Thursday, August 17, 2017

Addiction Recovery In College

addiction recovery
The summer is quickly coming to a close. Which means that a number of young adults in recovery are preparing to head back to college. If you are among such people, we commend you for furthering your education whilst working a program of addiction recovery. It is not an easy task and should never be discounted. Staying clean and sober under average circumstances can be a real challenge. Addiction is always jumping at the bit for you to slip up, thus inviting the disease back into your life.

The disease of addiction thrives best when individuals are stressed out or overworked. Two things that go hand in hand with modern college class loads. In the ever-modernizing world, students must go far above and beyond to get ahead in this world. Demanding that students take difficult classes and participate in extracurricular activities. Given that young people in recovery have a most important mission outside of school, already, it can be hard to juggle all that is expected of young collegians today.

However, it is possible to navigate the rigors of college life and not fall back into the cycle of addiction. If you have completed an addiction treatment program, have a sponsor and go to meetings several days a week—you have already acquired many of the necessary coping skills for dealing with stress in recovery. So, when you head off to school, if you can utilize what you have learned, you should be able to get through the semester without incident.


Protecting Addiction Recovery In College

Many young people in recovery attend college outside of their home town, or the area they first got clean and sober. Which means that you will be away from you inner-recovery support circle and sponsor. If that is the case for you, it is absolutely paramount that you get plugged into a recovery community where you go to school. Many students in recovery actually get a second sponsor to work with while they are away. An extra line of defense to protect one’s sobriety.

It is vital that you develop connections with other young people in recovery who are attending the same college as you. People who you can both socialize with in your down time, and turn to when you are having a hard time. A number of colleges even offer sober housing services, which can be super beneficial. When you are living with other people who share your common goal, who are also navigating the stress of college, you will not feel like you are alone. The power of recovery depends on fellowship.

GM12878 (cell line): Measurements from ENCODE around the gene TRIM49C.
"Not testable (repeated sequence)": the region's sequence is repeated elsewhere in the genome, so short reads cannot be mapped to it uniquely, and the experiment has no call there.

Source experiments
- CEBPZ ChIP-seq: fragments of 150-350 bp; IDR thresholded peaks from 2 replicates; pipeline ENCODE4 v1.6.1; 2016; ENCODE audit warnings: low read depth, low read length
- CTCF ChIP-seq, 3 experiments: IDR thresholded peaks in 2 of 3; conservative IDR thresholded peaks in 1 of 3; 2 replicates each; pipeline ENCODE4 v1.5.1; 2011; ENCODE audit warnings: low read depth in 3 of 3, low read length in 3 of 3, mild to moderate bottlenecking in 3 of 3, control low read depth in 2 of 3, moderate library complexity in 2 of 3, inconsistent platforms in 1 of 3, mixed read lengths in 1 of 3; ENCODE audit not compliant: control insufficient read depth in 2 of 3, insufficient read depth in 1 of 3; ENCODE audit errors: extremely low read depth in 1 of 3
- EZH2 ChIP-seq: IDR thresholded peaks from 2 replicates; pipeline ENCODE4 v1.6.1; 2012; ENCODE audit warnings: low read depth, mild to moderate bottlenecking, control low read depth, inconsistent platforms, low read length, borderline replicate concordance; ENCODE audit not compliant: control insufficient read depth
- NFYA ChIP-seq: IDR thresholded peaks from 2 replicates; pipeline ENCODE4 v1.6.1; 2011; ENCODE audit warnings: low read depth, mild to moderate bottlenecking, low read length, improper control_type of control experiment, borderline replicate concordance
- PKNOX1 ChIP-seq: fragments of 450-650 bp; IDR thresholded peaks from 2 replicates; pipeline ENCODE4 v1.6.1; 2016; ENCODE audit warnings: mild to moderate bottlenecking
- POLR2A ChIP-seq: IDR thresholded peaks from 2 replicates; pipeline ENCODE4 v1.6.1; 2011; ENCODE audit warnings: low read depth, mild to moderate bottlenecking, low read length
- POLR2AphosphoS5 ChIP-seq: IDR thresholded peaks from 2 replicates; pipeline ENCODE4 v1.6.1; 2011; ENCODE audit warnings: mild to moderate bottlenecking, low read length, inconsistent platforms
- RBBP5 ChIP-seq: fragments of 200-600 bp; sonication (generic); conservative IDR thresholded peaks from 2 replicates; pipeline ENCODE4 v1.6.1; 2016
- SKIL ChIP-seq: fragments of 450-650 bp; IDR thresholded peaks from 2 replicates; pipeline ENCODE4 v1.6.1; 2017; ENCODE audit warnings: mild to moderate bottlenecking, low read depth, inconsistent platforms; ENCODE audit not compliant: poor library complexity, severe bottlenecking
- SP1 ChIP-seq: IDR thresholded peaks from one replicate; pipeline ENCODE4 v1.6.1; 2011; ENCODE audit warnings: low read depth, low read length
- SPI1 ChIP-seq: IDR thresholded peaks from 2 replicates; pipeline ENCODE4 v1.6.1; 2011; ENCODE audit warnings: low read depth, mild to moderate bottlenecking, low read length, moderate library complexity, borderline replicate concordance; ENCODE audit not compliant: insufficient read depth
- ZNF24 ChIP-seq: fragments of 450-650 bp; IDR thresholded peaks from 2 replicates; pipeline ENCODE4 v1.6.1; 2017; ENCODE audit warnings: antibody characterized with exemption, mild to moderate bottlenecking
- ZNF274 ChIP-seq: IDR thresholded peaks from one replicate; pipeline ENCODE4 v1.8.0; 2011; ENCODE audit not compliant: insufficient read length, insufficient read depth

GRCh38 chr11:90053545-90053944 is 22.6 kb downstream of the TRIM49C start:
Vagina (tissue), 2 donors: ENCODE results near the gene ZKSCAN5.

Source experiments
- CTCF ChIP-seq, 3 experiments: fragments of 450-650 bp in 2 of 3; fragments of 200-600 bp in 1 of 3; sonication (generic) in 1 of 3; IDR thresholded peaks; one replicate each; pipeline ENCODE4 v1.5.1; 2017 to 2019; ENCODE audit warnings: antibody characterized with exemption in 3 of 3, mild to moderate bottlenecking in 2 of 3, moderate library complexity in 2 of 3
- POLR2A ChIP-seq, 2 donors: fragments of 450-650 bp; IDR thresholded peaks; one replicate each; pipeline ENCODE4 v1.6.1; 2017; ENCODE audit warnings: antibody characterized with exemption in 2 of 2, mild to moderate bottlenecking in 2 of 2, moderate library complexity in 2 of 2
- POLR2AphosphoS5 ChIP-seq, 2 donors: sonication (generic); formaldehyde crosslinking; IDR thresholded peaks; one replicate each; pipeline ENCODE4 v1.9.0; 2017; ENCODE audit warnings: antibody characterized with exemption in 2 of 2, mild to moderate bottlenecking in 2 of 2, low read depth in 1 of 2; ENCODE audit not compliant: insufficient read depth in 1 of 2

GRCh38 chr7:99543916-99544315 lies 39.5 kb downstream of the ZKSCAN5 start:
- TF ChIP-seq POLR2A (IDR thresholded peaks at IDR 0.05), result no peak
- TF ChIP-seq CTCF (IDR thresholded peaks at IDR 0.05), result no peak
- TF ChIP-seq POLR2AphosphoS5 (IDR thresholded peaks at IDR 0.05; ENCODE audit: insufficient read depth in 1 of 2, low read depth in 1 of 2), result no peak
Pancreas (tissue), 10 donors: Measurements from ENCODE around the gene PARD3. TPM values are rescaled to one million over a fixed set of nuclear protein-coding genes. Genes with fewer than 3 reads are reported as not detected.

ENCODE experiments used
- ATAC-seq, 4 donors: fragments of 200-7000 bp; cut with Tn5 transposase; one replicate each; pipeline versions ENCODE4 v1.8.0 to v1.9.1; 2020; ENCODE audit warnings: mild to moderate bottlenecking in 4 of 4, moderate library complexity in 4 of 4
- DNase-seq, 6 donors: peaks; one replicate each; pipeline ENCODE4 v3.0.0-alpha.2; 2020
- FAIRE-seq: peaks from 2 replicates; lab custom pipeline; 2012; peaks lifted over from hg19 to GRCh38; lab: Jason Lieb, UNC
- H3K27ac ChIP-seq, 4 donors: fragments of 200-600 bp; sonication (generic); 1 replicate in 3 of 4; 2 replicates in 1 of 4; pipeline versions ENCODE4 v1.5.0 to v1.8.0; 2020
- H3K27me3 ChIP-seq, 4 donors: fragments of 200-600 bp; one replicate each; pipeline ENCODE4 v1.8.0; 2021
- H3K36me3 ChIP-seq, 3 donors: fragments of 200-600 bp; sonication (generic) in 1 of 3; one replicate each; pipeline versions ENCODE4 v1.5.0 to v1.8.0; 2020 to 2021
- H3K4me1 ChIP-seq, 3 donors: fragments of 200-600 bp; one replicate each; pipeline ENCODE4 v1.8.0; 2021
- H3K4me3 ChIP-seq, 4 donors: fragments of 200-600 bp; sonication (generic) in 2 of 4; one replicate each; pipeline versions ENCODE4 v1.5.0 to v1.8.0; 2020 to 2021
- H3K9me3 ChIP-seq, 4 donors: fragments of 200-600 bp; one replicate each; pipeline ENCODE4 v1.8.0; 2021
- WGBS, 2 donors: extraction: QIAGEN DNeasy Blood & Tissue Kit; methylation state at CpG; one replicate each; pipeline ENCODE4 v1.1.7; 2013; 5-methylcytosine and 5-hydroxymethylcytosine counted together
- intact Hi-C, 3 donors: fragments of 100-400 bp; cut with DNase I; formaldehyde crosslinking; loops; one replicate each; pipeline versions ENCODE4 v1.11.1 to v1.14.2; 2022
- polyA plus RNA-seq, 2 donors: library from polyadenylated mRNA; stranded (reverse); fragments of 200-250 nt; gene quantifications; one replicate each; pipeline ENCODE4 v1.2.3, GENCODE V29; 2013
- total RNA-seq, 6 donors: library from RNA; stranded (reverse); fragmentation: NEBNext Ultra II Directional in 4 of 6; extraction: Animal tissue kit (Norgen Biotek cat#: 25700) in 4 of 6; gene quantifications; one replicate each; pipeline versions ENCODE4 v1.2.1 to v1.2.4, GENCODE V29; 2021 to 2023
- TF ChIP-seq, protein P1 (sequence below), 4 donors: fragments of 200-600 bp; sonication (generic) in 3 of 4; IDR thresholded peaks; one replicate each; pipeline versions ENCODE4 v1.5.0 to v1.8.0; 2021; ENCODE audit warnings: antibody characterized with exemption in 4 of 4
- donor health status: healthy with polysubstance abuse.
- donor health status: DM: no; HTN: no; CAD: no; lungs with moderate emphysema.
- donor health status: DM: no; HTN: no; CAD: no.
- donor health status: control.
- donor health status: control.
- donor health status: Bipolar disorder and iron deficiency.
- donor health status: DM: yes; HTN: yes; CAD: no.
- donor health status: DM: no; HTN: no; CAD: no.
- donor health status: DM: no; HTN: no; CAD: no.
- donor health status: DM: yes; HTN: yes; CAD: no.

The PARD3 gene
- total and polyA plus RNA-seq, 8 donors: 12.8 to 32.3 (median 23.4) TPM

It practically goes without saying that being unable to connect with a recovery community when away at school can be disastrous. It could precipitate spending time with people who are partying or using. In turn, leading to a relapse. Making recovery one’s first priority will help prevent such an occurrence. Please keep in mind that without your recovery, the likelihood of being successful in college is quite slim.


Taking A Semester Off

Some of you reading this may still be in the throes of active addiction, but are still plan to go back to school. Or are heading into your freshman year. If that is the case, you may want to consider holding off on college until after treatment and getting established in a program of recovery. Doing so will not only protect you from the dangers of active addiction, it will help you achieve your maximum potential when working towards your future.

Our young adult addiction treatment program is specifically designed to meet the various needs of young people. Please contact Hemet Valley Recovery Center & Sage Retreat today, being the first step in the lifesaving journey of addiction recovery.